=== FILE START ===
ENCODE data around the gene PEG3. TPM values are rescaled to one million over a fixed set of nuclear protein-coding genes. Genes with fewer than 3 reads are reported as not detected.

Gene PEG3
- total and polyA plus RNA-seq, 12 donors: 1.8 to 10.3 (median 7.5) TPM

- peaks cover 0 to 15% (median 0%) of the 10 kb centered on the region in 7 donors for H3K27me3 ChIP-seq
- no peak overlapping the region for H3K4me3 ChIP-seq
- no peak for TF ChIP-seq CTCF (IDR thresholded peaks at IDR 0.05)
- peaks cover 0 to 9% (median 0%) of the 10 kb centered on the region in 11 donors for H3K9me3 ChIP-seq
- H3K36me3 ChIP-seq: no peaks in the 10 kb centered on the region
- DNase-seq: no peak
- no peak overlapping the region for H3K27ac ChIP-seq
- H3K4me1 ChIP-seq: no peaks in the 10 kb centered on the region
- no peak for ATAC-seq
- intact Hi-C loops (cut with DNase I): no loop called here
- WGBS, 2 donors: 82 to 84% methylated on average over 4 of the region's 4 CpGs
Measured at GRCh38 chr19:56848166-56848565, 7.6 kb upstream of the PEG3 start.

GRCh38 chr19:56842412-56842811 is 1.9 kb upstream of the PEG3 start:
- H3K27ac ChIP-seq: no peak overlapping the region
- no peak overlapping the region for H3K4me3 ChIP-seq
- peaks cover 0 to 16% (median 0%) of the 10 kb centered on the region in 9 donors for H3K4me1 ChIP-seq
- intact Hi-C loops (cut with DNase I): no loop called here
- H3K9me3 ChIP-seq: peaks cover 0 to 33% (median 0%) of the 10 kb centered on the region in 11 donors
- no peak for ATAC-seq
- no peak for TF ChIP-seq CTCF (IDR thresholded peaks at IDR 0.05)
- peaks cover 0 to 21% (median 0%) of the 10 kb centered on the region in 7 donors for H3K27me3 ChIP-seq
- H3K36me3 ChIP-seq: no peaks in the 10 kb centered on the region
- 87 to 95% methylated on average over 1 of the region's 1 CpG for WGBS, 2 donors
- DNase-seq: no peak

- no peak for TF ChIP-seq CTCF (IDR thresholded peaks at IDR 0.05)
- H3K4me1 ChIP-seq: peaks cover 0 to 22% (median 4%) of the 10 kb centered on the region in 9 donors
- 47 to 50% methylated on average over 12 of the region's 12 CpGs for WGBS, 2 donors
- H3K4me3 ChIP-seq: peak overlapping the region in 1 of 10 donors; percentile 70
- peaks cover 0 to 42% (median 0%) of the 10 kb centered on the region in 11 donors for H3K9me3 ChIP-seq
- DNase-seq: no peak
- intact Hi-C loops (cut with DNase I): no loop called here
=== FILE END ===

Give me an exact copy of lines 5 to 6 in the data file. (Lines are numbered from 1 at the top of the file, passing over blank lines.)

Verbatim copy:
- no peak overlapping the region for H3K4me3 ChIP-seq
- no peak for TF ChIP-seq CTCF (IDR thresholded peaks at IDR 0.05)